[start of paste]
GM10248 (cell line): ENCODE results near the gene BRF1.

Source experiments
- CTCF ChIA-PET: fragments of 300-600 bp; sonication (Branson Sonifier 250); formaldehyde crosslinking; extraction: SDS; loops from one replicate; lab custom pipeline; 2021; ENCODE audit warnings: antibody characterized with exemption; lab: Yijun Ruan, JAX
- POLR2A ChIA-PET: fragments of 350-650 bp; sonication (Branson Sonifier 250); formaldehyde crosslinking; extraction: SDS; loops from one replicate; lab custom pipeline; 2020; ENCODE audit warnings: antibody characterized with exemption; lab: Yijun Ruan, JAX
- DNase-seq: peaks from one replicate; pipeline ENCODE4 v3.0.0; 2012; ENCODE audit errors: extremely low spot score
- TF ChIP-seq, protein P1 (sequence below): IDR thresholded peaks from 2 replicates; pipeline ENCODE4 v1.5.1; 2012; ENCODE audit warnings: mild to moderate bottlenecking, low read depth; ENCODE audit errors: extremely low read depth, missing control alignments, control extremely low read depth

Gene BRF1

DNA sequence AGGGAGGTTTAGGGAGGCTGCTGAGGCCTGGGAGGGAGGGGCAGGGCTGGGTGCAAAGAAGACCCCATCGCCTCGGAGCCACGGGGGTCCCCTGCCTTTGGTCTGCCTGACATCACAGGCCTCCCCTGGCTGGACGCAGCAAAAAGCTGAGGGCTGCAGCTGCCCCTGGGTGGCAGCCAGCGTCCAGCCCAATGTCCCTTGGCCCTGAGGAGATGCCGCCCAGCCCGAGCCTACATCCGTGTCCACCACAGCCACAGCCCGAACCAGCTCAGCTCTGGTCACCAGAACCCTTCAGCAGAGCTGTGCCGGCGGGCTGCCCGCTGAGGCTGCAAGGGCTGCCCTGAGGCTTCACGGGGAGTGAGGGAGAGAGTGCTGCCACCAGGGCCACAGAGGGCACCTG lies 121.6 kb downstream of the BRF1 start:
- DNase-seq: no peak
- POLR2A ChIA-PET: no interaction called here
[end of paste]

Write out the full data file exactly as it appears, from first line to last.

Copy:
GM10248 (cell line): ENCODE results near the gene BRF1.

Source experiments
- CTCF ChIA-PET: fragments of 300-600 bp; sonication (Branson Sonifier 250); formaldehyde crosslinking; extraction: SDS; loops from one replicate; lab custom pipeline; 2021; ENCODE audit warnings: antibody characterized with exemption; lab: Yijun Ruan, JAX
- POLR2A ChIA-PET: fragments of 350-650 bp; sonication (Branson Sonifier 250); formaldehyde crosslinking; extraction: SDS; loops from one replicate; lab custom pipeline; 2020; ENCODE audit warnings: antibody characterized with exemption; lab: Yijun Ruan, JAX
- DNase-seq: peaks from one replicate; pipeline ENCODE4 v3.0.0; 2012; ENCODE audit errors: extremely low spot score
- TF ChIP-seq, protein P1 (sequence below): IDR thresholded peaks from 2 replicates; pipeline ENCODE4 v1.5.1; 2012; ENCODE audit warnings: mild to moderate bottlenecking, low read depth; ENCODE audit errors: extremely low read depth, missing control alignments, control extremely low read depth

Gene BRF1

DNA sequence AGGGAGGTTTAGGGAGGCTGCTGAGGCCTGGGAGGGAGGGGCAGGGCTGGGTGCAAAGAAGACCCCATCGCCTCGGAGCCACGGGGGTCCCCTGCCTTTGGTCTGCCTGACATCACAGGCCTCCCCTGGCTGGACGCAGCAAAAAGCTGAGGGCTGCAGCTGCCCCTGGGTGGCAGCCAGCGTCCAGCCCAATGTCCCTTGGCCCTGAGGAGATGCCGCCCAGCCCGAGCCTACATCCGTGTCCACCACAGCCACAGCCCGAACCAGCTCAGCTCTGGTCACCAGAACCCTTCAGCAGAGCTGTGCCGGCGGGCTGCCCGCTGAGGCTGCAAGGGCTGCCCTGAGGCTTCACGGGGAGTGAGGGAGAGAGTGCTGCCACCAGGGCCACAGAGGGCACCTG lies 121.6 kb downstream of the BRF1 start:
- DNase-seq: no peak
- POLR2A ChIA-PET: no interaction called here